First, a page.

International

The Olympics Is Postponed. So What Happens Now? – Q&A

Postponing the Olympics and Paralympics in the midst of the coronavirus pandemic was a widely accepted move, with a chorus of acknowledgment across the globe.

However, actually moving the massive Tokyo Games presents an entirely new jigsaw puzzle of logistics for organizers.

Both the Olympics and Paralympics involves just under 16,000 athletes. Add to this 206 national Olympic committees, dozens of sports federations, thousands of contracts, multiple venues and billions of dollars. Not to mention the small matter of hotel and flight reservations, tickets and over 80,000 volunteers.

Clearly there are some loose ends to fix. Here’s what we know so far;

Q: When will the Olympics be held in 2021?

A: No dates have been confirmed yet. The International Olympic Committee (IOC) and Japanese organizers have this as the top priority. They need firm dates to start planning again, just as the athletes need them to re-focus their training.

There will be an awful lot to consider regarding the timing of the event. Next summer will see a number of large tournaments taking place, including the Lions Tour to South Africa,  the UEFA Euro 2021 women’s and men’s tournament, the Ryder Cup and the World T20 tournament. To add to this, the World Championships of both track and field and swimming (two vital sources of income for the governing bodies) are currently planned for July and August.

Seb Coe hinted that the Olympics may take place during Spring. This push-forward This won’t effect the marathon as it is likely to remain in Sapporo. The marathon was moved from Tokyo to avoid the summer heat and seems sure to stay there.

Tokyo_2020_Olympic_Stadium

Q: What about people who have bought tickets? About 7.8 million are available. Demand is Japan is 10 times over supply.

A: Ticket sales are expected to raise around $1 billion for the local Japanese organizers – so as you can imagine this is a major issue. All tickets sold have a “force majeure” clause. This means that the organizers might be let off the hook of paying refunds if the coronavirus is deemed to be “beyond Tokyo 2020’s reasonable control.”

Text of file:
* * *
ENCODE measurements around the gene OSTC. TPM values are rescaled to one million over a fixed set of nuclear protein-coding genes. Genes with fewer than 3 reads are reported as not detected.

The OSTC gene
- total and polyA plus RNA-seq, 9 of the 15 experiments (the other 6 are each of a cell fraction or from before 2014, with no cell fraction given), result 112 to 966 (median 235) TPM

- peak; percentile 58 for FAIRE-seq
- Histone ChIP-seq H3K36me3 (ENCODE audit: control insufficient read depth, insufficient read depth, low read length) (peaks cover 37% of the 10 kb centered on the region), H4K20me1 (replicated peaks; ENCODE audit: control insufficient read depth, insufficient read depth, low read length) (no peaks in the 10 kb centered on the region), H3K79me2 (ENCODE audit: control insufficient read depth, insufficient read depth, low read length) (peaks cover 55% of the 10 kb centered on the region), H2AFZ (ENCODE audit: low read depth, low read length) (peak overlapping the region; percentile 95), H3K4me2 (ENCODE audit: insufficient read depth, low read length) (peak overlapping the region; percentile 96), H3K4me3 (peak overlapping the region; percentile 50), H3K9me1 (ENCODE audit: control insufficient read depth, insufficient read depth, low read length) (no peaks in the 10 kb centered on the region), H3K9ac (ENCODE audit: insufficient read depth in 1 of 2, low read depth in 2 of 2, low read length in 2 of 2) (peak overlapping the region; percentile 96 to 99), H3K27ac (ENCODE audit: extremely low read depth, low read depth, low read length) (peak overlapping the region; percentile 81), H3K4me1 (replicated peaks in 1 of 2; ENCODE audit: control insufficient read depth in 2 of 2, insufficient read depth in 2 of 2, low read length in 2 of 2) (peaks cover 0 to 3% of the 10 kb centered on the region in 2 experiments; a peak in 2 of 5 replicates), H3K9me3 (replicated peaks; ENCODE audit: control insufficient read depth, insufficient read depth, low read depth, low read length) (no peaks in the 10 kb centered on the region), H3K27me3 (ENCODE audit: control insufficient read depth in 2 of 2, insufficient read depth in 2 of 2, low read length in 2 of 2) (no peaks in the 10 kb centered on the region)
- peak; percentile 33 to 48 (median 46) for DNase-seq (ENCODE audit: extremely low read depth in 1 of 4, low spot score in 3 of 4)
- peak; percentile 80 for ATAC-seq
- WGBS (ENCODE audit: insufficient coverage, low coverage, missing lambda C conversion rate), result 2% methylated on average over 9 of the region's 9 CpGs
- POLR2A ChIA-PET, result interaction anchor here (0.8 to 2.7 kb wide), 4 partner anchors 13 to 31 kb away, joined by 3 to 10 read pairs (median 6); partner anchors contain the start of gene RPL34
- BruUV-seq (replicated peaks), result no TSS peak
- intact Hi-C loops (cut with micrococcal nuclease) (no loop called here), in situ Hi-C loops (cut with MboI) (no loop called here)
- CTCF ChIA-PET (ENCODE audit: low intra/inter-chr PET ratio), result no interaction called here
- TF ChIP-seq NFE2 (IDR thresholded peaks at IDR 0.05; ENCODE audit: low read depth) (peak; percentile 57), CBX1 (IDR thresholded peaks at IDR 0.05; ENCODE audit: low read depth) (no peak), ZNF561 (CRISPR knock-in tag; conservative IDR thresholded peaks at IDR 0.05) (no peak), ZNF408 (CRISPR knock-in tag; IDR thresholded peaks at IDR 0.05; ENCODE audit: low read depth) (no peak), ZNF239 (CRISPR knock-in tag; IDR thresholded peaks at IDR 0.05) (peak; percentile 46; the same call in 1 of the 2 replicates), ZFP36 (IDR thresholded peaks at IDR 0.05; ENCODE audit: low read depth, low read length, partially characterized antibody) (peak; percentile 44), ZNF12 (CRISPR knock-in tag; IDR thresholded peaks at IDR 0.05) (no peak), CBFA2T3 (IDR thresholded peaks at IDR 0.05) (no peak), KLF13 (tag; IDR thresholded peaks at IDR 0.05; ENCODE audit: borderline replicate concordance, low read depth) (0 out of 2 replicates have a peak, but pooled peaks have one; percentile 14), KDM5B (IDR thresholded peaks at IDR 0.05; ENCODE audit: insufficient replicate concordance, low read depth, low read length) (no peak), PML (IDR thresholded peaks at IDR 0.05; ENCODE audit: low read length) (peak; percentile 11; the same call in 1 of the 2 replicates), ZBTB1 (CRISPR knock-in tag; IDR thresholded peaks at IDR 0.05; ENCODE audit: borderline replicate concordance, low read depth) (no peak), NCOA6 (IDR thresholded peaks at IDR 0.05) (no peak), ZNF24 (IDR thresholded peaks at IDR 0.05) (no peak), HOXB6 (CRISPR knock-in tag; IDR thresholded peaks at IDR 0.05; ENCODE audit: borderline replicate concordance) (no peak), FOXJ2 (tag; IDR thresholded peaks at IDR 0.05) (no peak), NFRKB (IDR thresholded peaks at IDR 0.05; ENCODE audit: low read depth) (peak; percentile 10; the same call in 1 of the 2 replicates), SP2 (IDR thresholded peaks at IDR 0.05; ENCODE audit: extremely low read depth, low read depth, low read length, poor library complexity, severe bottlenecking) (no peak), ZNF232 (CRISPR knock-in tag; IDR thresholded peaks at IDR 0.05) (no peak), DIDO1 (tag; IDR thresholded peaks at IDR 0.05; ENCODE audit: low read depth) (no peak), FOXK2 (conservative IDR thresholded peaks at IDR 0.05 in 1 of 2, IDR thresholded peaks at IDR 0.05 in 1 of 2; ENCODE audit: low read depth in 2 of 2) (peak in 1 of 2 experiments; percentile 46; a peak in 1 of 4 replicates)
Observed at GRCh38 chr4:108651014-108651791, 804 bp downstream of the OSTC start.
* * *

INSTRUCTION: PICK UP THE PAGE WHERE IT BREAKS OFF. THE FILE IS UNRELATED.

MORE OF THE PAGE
According to the Tokyo CEO Toshiro Muto, “We don’t have a final conclusion about what our policy will be. As much as possible, we want to make sure that people who have already bought tickets will get special consideration.”

Q: What will the postponement cost the organizers?

A: Current estimates suggest between $2-3 billion. Local organizers and the Japanese government bodies say they are officially spending $12.6 billion to host the Olympics. However, a national government audit report in December put this costs at twice that.

When Tokyo won the Olympic bid back in 2013, it said the games would cost $7.3 billion. Currently, private-sector money makes up $5.6 billion of today’s total budget, with the rest (whatever grand total that may be) is is public money.

Despite its problems, the IOC will survive as long as it appeases the broadcasters and sponsors. Broadcasters make up 73% of the IOC income, and sponsors add 18%. 

Q: Where is the Olympic flame that arrived from Greece on March 12?

A: It’s in Fukushima prefecture, the north-eastern region of Japan that was devastated by the 2011 earthquake, tsunami, and the meltdown of three nuclear reactors. The flame is being stored in a small lantern. It’s unclear how long the flame will stay there. It could remain for a year and be the focal point for games next year. Or it could move to Tokyo.

Q: What will next year’s Olympics in 2021 be called?

A: It will still be the Tokyo 2020 Olympics. The logo and all the merchandise are expected to remain unchanged. Any switch would have required replacing enormous amounts of advertising and products. A change would have also created a massive market for Tokyo 2020 material — the Olympics that didn’t happen. The medals will also stay the same.

These are the first games postponed in the modern era, dating from 1896. Olympics were canceled during wartime in 1916, 1940 and 1944. The 1940 Olympics were to have been in Tokyo.

Athlete_Village

Q: What will happen to the Athletes Village?

A: The sprawling site on Tokyo Bay — 5,632 apartments — will be sold off after the Olympics. Reports say about one-quarter of the units have already been sold. Some units will cost more than $1 million.

Q: What will happen to the athletes who have already qualified?

A: Athletes who had already qualified for the 2020 Tokyo Olympics before it was postponed will keep their places when the showpiece takes place in 2021.

Around 57% of the 11,000 scheduled participants for Tokyo Olympics had already made sure of taking part when the IOC pushed the Games back.

HerSport Editor

Her Sport is a media platform centred on bringing the latest Irish and international women’s sports news. Her Sport aims to empower women in sport, inspire more female participation, increase opportunity and level the playing field for future generations. Our objective is to create real and tangible change.

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